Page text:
In comparison, people in countries such as Brazil, India and China are two to three times more likely to be entrepreneurs than South Africans. The result is stagnation in the structural transformation of the economy, keeping it ironically dependent on sectors such as agriculture and mining where the looting, instability, violence and rent-seeking are most endemic. The country is locked in a downward-spiral poverty trap and upward-spiral inequality trap. What does the future hold?
South African President Jacob Zuma unintentionally hinted at disaster, saying “South Africa’s government was an unwieldy ship to steer…. You cannot change direction overnight. It’s like the Titanic” (BBC). Many international observers seem to share Mr. Zuma’s slip of the tongue that his party and South Africa, once hailed as Nelson Mandela’s miracle “Rainbow Nation” is heading for disaster.
South Africa’s “iceberg”, it is said, is not an unknown danger lurking in the mists, but a governance failure punctuated by ethnic violence and erosion of the rule of law. The Institute for Security Studies (ISS), in ‘What to do About the Steady Erosion of the Rule of Law in South Africa?’, writes that “state security agencies are being misused for political ends and … politically connected individuals are protected from prosecution in South Africa”.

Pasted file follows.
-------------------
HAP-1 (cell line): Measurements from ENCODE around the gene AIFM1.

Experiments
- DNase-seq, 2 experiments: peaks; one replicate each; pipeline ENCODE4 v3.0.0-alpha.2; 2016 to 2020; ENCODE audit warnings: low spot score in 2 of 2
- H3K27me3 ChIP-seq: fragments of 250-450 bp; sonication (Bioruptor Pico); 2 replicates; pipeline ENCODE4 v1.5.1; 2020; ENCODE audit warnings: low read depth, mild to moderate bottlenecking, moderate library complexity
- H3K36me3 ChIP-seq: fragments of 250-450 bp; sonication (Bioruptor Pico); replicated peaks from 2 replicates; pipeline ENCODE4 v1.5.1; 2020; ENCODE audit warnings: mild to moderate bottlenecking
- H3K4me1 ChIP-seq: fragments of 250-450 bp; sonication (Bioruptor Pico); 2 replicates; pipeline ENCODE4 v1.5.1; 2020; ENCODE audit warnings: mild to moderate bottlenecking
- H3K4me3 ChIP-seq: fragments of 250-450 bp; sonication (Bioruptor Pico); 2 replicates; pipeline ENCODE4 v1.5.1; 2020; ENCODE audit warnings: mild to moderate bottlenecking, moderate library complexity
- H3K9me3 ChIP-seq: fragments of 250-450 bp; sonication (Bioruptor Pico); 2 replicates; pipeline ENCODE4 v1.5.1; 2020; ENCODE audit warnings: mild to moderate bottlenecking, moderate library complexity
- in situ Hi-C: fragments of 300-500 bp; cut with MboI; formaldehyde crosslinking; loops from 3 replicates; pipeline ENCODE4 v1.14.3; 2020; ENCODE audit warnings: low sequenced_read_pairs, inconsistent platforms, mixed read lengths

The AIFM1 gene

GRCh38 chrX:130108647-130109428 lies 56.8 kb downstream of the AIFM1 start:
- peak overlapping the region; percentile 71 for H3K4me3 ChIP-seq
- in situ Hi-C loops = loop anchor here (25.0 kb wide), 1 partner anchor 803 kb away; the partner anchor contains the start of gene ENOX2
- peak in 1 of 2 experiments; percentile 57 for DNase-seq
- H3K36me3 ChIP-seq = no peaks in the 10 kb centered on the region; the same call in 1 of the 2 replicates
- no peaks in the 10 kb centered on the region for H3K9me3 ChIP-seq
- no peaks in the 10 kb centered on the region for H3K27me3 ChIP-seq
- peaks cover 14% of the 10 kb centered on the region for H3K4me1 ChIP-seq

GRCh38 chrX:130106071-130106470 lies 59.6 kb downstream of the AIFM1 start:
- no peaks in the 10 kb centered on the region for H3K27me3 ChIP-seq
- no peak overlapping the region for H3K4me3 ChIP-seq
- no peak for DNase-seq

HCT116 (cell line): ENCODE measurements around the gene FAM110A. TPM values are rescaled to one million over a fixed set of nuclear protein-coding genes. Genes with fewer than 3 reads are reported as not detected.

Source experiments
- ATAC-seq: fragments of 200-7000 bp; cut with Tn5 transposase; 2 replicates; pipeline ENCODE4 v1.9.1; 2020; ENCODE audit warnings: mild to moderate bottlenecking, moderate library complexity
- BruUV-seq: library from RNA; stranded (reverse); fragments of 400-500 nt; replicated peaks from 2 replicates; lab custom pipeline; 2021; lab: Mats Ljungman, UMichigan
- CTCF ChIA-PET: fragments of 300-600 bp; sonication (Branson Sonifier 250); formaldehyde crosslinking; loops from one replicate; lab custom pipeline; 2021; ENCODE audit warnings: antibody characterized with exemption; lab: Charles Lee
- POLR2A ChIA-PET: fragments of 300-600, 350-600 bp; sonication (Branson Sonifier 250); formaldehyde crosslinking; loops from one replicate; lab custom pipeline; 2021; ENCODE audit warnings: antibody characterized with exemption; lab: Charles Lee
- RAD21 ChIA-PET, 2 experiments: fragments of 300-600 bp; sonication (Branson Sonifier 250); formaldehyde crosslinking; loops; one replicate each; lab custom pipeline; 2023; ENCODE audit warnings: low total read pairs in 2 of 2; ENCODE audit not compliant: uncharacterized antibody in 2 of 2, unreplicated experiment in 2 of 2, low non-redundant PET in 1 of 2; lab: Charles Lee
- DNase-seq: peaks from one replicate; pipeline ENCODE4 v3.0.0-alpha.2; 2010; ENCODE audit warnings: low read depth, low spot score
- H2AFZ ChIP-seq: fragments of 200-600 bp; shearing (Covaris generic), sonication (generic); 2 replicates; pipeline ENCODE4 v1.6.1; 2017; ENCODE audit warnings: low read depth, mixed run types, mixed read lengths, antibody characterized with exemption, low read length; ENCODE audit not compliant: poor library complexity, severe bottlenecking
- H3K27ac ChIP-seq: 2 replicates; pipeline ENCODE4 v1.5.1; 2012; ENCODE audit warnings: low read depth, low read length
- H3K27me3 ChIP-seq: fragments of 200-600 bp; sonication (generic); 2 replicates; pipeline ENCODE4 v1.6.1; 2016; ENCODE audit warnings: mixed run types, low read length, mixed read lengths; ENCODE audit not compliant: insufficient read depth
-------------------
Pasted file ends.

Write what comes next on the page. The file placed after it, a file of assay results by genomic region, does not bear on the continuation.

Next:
Furthermore Genocide Watch reported in August 2012 that there “is direct evidence of SA government incitement to genocide. Forced displacement from their farms has inflicted on the Afrikaner ethnic group conditions of life calculated to bring about its complete or partial physical destruction, an act of genocide also prohibited by the Genocide Convention”. Ditto the ISS’s recent concerns about attacks and murders of white farmers in South Africa and the drying up of jobs on farms.
The Economist magazine recently stated that South Africa is “sliding downhill”, noting that under Jacob Zuma the ANC “has sought to undermine the independence of the courts, the police, the prosecuting authorities and the press”.
The dynamics of fragile states are not well understood. The West was taken by surprise by the revolutions in Tunisia and Egypt, countries that — like South Africa — did not feature on any list of fragile states before 2010.
South Africa is already a fragile state, a fact that may take many by unpleasant surprise. Partly because, in the words of Andrew Harding, BBC correspondent: “like the old story about the frog in the pot of water that does not notice it is in danger, South Africa seems to have learned to live with its problems — an unwieldy political alliance between the ANC, trade unions and the Communist Party, massive corruption, a collapsing education system, inequality, a shrinking tax base and expanding welfare system and some of the most protective labour laws in the world…. And so, instead of being confronted with a sudden crisis that prompts real change, South Africa appears to be drifting… while the water in the pot keeps getting steadily hotter.”
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This article was originally posted on the UNU-MERIT’s Blog.